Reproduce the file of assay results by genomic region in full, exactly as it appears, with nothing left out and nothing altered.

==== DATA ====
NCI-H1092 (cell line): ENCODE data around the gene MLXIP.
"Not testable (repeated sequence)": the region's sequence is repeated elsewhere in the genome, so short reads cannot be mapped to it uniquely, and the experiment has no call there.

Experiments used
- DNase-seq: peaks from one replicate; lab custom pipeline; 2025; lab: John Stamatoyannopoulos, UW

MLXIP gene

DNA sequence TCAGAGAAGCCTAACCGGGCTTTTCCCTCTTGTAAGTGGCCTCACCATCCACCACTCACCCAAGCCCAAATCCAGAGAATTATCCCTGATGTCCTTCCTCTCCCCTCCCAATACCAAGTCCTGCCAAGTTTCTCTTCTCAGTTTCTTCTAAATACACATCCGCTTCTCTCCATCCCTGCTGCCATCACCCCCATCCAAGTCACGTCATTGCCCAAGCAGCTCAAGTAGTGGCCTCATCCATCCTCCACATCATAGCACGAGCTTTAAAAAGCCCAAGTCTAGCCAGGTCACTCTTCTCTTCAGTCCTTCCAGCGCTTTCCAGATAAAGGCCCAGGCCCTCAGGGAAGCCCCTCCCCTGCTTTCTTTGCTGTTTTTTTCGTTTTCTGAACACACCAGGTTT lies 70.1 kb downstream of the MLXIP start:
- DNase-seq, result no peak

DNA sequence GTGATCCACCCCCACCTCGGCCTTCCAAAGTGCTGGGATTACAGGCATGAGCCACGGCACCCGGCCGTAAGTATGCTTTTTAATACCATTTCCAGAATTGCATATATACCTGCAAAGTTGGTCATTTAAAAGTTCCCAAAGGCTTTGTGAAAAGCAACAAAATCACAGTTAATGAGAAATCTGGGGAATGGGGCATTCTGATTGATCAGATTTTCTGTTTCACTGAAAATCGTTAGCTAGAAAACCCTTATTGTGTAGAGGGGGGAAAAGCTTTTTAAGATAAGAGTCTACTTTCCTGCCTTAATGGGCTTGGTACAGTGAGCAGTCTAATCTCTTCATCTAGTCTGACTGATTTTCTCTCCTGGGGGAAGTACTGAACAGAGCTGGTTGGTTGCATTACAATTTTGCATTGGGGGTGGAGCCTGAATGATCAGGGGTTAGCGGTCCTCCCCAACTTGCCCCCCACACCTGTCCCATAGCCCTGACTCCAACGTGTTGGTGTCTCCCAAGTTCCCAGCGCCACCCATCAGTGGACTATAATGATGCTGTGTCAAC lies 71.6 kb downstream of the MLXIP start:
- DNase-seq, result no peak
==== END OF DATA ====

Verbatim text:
NCI-H1092 (cell line): ENCODE data around the gene MLXIP.
"Not testable (repeated sequence)": the region's sequence is repeated elsewhere in the genome, so short reads cannot be mapped to it uniquely, and the experiment has no call there.

Experiments used
- DNase-seq: peaks from one replicate; lab custom pipeline; 2025; lab: John Stamatoyannopoulos, UW

MLXIP gene

DNA sequence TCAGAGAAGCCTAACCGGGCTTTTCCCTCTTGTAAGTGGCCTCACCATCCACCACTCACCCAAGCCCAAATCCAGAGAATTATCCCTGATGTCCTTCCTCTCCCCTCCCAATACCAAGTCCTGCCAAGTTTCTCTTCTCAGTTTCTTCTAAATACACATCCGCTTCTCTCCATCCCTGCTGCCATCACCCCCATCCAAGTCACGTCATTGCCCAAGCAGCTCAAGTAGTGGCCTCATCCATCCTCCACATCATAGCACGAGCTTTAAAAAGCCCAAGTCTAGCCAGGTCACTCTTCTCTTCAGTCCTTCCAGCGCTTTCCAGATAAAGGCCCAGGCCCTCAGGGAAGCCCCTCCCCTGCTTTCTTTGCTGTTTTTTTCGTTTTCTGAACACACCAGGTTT lies 70.1 kb downstream of the MLXIP start:
- DNase-seq, result no peak

DNA sequence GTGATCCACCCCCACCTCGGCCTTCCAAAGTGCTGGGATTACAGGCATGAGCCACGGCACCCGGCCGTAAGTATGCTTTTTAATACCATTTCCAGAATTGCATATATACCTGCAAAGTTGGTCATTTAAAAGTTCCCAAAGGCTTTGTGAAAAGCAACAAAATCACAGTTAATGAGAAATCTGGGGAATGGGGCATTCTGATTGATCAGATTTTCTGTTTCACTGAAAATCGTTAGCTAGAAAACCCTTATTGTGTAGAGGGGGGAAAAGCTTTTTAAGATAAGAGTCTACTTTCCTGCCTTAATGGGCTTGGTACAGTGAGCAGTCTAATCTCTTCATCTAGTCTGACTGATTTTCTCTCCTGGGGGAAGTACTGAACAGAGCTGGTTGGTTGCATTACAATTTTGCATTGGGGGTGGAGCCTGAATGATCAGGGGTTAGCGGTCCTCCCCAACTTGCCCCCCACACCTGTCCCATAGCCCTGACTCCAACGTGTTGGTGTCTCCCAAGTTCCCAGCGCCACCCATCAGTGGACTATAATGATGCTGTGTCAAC lies 71.6 kb downstream of the MLXIP start:
- DNase-seq, result no peak